Both portions of the park have much to offer vacationing families or nature enthusiasts. Hiking, fishing (depending on season), seasonal camping (including RV), birdwatching, and a few horse dog-friendly and mountain biking trails, and shopping at the Mountain Parks Nature Store await visitors to this park. Next door to the main parking lot is the Roaring Camp and Big Trees Narrow Gauge Railroad.
There are over 15 miles (24 km) of hiking trails, some of which lead to small, isolated sandy beaches on the San Lorenzo River, and others with overlook views of the Santa Cruz Mountains, with peeks at Monterey Bay.
The park has a more modern visitor center, which is open year-round to the public, and is staffed by California Parks employees and volunteer docents. Additionally, the Mountain Parks Nature Store is open during most park hours, and there is a direct entrance from the park's main parking lot to the grounds of Roaring Camp and Big Trees Railroad.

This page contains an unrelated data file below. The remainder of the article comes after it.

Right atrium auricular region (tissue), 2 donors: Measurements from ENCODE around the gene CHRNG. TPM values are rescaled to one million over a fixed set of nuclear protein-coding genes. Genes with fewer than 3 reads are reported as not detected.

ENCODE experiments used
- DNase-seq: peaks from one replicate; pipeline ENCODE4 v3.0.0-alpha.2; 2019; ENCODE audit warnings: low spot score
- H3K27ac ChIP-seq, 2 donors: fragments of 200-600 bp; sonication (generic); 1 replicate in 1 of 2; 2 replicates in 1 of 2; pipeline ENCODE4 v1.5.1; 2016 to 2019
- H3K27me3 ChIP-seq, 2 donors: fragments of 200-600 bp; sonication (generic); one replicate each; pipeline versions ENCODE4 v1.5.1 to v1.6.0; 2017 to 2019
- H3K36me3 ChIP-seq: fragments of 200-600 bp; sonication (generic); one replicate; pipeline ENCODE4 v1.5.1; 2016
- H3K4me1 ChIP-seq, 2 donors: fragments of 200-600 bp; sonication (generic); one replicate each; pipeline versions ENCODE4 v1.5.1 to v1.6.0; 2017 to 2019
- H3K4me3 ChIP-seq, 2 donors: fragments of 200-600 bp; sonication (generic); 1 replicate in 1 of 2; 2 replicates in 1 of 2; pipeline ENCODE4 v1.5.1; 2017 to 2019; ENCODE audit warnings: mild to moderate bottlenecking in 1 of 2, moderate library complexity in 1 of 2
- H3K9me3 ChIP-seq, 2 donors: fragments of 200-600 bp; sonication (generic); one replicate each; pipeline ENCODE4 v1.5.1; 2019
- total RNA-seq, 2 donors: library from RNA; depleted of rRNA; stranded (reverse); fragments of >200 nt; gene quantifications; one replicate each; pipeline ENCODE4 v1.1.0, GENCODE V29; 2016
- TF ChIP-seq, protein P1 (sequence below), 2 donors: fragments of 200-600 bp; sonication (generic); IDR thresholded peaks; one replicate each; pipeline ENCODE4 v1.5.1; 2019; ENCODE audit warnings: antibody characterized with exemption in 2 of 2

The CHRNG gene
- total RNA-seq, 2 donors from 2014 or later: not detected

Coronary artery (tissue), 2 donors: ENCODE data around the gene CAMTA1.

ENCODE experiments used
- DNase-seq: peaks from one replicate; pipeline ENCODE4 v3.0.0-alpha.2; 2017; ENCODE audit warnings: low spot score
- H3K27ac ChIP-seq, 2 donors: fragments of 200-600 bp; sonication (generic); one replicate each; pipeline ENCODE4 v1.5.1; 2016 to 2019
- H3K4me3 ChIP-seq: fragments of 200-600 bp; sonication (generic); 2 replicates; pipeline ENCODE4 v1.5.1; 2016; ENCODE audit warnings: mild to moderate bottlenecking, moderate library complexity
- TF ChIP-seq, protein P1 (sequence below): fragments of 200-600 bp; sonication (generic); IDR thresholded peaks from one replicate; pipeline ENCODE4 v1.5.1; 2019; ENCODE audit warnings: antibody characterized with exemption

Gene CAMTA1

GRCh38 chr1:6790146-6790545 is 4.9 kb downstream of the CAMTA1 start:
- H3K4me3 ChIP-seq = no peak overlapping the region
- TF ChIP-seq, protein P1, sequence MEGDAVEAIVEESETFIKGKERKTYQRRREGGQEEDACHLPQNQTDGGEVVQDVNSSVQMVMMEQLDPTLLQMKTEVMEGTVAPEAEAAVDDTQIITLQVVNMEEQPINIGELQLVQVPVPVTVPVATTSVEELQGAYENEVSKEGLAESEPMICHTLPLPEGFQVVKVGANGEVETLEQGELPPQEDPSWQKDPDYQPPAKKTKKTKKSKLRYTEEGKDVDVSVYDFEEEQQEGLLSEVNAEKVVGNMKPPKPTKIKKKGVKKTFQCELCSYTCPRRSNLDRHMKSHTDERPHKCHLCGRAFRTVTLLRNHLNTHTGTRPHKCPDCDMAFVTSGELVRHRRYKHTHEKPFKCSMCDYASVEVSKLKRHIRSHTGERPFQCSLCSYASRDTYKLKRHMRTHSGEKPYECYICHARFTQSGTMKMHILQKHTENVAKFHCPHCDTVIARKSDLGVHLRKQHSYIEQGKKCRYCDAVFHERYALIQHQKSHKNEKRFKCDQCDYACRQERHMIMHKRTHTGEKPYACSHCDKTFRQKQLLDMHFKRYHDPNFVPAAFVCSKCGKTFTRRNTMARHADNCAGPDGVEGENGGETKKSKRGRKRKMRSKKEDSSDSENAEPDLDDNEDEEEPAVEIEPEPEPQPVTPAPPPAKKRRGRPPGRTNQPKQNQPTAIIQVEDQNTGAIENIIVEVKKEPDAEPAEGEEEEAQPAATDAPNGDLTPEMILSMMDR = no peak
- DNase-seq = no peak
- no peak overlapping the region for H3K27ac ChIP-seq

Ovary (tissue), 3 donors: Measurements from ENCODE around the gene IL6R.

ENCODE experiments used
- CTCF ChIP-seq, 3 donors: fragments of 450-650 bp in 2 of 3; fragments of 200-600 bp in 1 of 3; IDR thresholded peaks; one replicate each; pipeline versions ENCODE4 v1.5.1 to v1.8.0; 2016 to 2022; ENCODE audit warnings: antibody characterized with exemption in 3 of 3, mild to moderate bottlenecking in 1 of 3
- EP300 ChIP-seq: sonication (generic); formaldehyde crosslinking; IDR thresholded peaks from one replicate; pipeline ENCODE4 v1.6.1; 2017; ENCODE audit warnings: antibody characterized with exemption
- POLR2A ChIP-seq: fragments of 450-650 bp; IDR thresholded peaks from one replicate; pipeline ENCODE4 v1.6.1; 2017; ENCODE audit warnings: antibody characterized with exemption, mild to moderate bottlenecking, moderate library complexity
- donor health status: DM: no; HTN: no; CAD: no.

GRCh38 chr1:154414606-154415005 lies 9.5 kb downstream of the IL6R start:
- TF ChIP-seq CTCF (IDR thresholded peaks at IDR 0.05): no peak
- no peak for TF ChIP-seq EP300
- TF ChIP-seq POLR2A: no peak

The Redwood Grove comprises old-growth "virgin" redwoods, the oldest trees of which are approximately 1,400–1,800 years old and grow to approximately 300 feet (91 m) tall and over 16 feet (4.9 m) in diameter. Referred to by locals as "the loop," the grove is primarily a self-guided walk—but on most summer weekends, and many other times year-round, free guided walks led by docents or park employees are available. Featured on the loop are unique old-growth redwoods, including one with albino growth lignotubers and the John C. Fremont tree (a tree hollowed out by fire that was once used as a resort honeymoon room). Next to the park's entrance kiosk, all three known types of redwood trees, the Coast Redwood, the Giant Sequoia, and the Dawn Redwood (the latter two not native to the area) are planted together, providing a unique place to instantly compare and contrast the members of this family of trees.